Scanning oversized photos video course, my newest from Lynda.com !
“Oversized prints present a unique challenge when it comes to photo restoration: They don’t fit most home scanners. By scanning the photo in two or more passes and stitching the image back together, you can create a composite that accurately captures the dimensions of the original photograph. In this course, master restorationist Neil Rhodes shows how to evaluate an oversized photo, scan it in sections, and merge the resulting images with Photoshop’s Photo Merge command. He then shows how to repair areas of damage, retouch any seams and tonal differences, and sharpen the final composite.”
To watch sign in to Lynda or sign up for a free trial on their home page or visit this link Scanning oversized photos video course
Below is an excerpt from the course.
“In this first chapter, we’ll assess the photo’s suitability for scanning, stitching, and restoration. You would’ve opened 01_01_stitched, and we’re looking at a large photo, larger than our scanner that we need to scan in several sections and stitch back together, and then restore. When scanning, we’ll need to check the best way round to place the photo on the scanner bed with the minimum amount of overlapping scans. Scans will need overlapping to ensure we give Photoshop a good portion of the image to work with to ensure the stitching process goes smoothly.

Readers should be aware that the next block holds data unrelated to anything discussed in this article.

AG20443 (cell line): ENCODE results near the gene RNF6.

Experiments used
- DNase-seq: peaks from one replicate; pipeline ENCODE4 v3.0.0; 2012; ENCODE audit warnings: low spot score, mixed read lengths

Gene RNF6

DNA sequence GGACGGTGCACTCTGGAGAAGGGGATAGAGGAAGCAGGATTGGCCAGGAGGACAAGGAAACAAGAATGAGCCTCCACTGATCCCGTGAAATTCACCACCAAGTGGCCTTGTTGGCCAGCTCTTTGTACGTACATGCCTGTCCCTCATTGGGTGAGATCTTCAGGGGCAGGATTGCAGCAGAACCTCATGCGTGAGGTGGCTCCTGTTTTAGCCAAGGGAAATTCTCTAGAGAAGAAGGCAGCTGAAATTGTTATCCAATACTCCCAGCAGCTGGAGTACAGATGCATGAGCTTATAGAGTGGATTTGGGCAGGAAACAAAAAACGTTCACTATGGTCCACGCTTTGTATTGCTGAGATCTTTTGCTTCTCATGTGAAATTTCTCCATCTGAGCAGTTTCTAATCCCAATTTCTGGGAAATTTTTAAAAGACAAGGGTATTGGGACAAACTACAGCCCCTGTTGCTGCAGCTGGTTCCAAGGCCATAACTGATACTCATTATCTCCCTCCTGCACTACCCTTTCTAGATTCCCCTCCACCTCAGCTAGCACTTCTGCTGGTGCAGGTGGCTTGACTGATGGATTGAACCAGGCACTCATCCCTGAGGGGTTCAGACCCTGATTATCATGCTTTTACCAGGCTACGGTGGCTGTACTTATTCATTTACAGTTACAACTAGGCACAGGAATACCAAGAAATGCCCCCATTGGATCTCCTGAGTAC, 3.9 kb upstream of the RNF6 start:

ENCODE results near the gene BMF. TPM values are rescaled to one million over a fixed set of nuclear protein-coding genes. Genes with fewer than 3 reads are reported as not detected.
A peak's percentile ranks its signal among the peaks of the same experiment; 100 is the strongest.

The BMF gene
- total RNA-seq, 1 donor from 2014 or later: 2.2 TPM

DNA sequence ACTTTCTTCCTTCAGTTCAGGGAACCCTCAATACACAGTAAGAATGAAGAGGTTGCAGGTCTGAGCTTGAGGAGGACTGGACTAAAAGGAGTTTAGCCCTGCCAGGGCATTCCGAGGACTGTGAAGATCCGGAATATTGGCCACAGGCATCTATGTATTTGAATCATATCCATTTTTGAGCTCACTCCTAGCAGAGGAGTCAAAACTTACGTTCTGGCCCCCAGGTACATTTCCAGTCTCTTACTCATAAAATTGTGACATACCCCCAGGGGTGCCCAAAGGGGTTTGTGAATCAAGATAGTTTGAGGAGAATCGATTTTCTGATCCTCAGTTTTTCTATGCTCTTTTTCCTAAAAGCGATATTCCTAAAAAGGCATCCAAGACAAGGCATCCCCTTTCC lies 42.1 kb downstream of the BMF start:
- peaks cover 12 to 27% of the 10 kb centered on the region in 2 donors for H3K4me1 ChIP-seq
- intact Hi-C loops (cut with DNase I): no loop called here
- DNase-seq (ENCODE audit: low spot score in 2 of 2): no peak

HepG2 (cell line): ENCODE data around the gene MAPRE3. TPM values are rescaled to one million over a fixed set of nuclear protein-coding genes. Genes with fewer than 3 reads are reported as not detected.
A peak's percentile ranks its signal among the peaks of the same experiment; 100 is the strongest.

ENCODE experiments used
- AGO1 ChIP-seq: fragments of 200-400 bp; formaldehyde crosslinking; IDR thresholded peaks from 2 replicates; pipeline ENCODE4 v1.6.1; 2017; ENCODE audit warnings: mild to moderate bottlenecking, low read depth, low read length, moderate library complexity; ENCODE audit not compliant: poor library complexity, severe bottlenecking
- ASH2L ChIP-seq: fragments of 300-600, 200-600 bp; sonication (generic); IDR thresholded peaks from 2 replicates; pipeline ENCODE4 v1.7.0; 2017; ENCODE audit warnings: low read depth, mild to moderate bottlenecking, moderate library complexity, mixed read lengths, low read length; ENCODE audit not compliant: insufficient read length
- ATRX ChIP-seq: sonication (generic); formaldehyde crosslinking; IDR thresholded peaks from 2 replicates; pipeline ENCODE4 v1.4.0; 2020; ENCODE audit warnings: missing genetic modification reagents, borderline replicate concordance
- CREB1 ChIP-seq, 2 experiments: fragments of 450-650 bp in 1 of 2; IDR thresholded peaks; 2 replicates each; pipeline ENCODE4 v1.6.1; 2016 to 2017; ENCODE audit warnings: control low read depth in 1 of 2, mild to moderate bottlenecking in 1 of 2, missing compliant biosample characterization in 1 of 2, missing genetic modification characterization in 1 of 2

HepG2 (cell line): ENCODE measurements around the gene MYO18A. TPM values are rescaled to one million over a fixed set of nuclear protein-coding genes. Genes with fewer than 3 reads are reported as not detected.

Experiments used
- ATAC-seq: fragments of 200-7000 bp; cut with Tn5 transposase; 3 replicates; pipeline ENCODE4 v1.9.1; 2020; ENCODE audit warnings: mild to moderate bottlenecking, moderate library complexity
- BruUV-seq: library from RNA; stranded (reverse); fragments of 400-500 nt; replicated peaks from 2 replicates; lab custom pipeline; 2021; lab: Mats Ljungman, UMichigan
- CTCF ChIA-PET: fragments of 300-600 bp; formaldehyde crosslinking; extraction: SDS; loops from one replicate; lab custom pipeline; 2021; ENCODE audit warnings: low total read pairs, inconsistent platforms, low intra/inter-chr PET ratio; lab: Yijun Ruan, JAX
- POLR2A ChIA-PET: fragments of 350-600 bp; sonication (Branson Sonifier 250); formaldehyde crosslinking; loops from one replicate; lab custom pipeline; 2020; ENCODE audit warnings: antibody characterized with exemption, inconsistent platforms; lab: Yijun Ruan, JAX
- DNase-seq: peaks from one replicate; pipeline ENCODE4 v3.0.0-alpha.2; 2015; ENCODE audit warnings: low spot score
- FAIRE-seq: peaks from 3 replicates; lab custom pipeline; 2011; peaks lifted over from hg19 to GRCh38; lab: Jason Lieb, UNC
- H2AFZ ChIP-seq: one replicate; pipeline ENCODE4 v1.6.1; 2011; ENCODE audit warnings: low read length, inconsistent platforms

For larger images, we can also use this technique with more scans, and even several rows of scans. We’ll need to ensure that every scan made has the least amount of reflection from the scanning light. Reflections occur as the scanning light passes over the image to illuminate the paper from a slight angle. This angle can cause minor shadows and reflections, especially within heavily textured papers. Reflections are normally caused by any silver in the development chemicals as silver halide in some black and white images.
The embedded silver acts like tiny mirrors shining back as a blueish white to blue tones. To minimize this effect, we can rotate the image and scan again to check which way around works best for any given photo. Knowing the best way to lay out the image on the scanner for the least amount of scans, we’ll no exactly how many files we’ll have to stitch the image back together. When stitching, Photoshop has an automated function called photo merge, this can be found under file, automate, and photo merge, and this will help us put the image back together.”